Jorja Smith has some serious star power — aged just 22, she’s already risen to fame, won numerous awards, and collaborated with some of the world’s biggest musicians.
Despite her sudden lead to success, however, she oozes authenticity and a down-to-earth confidence in herself that’s empowering to the extreme.
“I always kind of get on with things,” she told her friend Adwoa Aboah in an interview with Elle magazine, discussing Smith’s move to London aged 18. “I ask loads of questions, but I don’t ask questions of myself — I just go with it.”
Smith grew up in Walsall, in the West Midlands. Her father’s a benefits officer and singer in a Neo-soul band, while her mother’s a jewellery designer.
The story of how she came to stardom is an extraordinary tale of self-belief and sheer talent. She wrote her first song — entitled Life Is a Path Worth Taking — at age 11. At age 15, she posted a video of herself on YouTube singing Alex Clare’s Too Close in her living room, and found herself all of a sudden with a manager.
From there, she moved to London, where she lived with her aunt and uncle and worked at a Starbucks. Then, in January 2016, she made her big moment happen — releasing her first single Blue Lights on SoundCloud.
Despite being without a record deal, Smith’s single racked up more than 400,000 listens in a single month — and her career was off.
Now, just four years later, she’s worked with some of the biggest names in music (think Drake, Kendrick Lamar, and Stormzy); she’s had both Grammy and Mercury nominations for her debut album "Lost & Found"; and in February this year, she was awarded the BRIT for Best Female Solo Artist.
And now, she’s brought her beautiful voice — so often described as being like velvet, smoke, honey — to the Global Citizen Prize stage, to help us honor and celebrate some seriously incredible activists.
At the inaugural Global Citizen Prize award ceremony — hosted at London’s iconic Royal Albert Hall on Dec. 13 — Jorja Smith appeared as a special guest for the grand finale: singing Happy Xmas (War Is Over) alongside the ceremony host John Legend.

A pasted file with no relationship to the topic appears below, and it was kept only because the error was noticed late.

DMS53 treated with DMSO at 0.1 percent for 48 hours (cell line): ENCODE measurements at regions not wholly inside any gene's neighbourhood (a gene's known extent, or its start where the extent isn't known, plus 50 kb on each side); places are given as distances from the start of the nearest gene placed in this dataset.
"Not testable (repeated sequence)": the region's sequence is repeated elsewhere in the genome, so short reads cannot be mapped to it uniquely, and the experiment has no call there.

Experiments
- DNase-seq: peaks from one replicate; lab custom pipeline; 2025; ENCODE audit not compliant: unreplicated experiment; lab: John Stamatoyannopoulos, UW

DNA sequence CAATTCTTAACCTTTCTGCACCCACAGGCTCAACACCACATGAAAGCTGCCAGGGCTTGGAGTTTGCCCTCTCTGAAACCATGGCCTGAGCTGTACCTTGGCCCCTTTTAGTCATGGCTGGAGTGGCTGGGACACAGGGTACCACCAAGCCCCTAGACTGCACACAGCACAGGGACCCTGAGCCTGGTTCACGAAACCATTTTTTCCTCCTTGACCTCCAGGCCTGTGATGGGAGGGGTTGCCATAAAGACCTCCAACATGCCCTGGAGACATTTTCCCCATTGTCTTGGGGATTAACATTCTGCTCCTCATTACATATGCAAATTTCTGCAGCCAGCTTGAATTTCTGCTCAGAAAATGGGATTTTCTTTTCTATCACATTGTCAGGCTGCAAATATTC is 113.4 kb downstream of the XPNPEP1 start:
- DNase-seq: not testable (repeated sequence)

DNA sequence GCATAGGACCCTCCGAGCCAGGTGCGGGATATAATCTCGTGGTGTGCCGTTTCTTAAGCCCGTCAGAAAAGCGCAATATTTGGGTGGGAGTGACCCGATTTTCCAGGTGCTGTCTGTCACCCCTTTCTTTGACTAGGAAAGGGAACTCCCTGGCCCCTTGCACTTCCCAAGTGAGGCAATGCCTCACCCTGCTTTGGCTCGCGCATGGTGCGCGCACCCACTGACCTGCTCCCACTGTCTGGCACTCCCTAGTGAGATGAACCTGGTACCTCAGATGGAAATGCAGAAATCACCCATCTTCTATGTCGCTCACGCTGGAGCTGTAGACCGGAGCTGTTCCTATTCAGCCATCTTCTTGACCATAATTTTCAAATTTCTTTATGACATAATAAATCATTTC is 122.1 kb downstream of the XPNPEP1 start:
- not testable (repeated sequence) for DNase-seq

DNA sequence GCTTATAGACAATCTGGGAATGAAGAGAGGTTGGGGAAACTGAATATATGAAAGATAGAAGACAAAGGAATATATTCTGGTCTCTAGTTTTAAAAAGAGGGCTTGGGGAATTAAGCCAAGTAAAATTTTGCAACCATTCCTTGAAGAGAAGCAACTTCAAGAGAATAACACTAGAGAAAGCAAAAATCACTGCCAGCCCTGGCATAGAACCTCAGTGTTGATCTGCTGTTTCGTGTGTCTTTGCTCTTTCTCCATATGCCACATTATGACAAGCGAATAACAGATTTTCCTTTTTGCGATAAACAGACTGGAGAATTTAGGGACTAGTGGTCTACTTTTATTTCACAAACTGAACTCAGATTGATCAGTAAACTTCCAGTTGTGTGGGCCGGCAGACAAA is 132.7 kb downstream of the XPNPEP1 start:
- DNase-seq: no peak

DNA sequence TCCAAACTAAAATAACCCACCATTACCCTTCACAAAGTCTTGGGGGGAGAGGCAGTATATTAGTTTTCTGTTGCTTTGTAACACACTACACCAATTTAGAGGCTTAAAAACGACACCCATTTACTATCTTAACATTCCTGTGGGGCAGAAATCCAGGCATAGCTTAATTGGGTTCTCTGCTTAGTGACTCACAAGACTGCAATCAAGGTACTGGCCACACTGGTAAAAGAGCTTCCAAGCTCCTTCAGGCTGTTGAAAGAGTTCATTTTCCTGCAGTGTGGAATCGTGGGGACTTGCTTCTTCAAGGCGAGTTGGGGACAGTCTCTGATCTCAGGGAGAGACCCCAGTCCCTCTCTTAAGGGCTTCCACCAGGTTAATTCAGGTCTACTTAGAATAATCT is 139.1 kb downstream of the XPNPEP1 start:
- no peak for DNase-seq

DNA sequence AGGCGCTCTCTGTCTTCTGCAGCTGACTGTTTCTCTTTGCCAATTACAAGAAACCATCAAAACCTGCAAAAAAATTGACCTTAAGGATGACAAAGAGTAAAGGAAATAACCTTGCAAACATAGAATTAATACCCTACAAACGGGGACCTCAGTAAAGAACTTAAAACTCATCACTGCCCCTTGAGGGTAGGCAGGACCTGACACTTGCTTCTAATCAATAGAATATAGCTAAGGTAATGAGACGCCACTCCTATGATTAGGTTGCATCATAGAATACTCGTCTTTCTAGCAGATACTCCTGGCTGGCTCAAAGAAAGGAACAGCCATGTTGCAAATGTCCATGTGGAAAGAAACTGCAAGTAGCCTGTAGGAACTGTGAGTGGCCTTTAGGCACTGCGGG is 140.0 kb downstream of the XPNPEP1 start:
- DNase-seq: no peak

John Legend and Jorja Smith perform together for the finale as confetti fills Royal Albert Hall.
As confetti rained from the ceiling, the whole crowd of Global Citizens, world leaders, business leaders, activists, philanthropists, and more, got to their feet, singing along, and filling the auditorium with light from their phones.
The ceremony also featured performances from artists like Jennifer Hudson, John Legend, Raphael Saadiq, Sting, Stormzy, and special guests Chris Martin and H.E.R, as well as Jorja Smith herself.
You can tune in to watch all the performances; to see incredible activists like Amina Mohammed, Richard Curtis, Sting, and Chobani CEO Hamdi Ulukaya, and hear their stirring and emotional acceptance speeches; and find out the winner of the 2019 Cisco Youth Leadership Award winner, announced on the night from among our five extraordinary finalists.
Find out how to tune in and watch here!
Filling the auditorium throughout the night was an atmosphere of unity, of strength in the face of global challenges, and of optimism as we enter the 10-year countdown to 2030, the deadline for achieving the UN’s Global Goals and ending extreme poverty.
Attendees fill the iconic Royal Albert Hall for the Global Citizen Prize on Dec. 13, 2019 in London, England.
The show shares the message that every single one of us has the chance now to be amazing, to play our part in a global effort to deliver a world that’s just and fair for everyone.
It’s a message that resonates throughout Smith’s music too.
When asked in a recent interview with Vanity Fair what she is trying to tell people through her songs, she replied: “It depends what song people listen to, but my overall message is 'Don’t be anyone else,' and 'You’re amazing.'"
Proud partners of the Global Citizen Prize include Comcast NBCUniversal, MSNBC, Cisco, Johnson & Johnson, Citi, Live Nation, Reckitt Benckiser (RB), the Bill & Melinda Gates Foundation, and the Motsepe Foundation.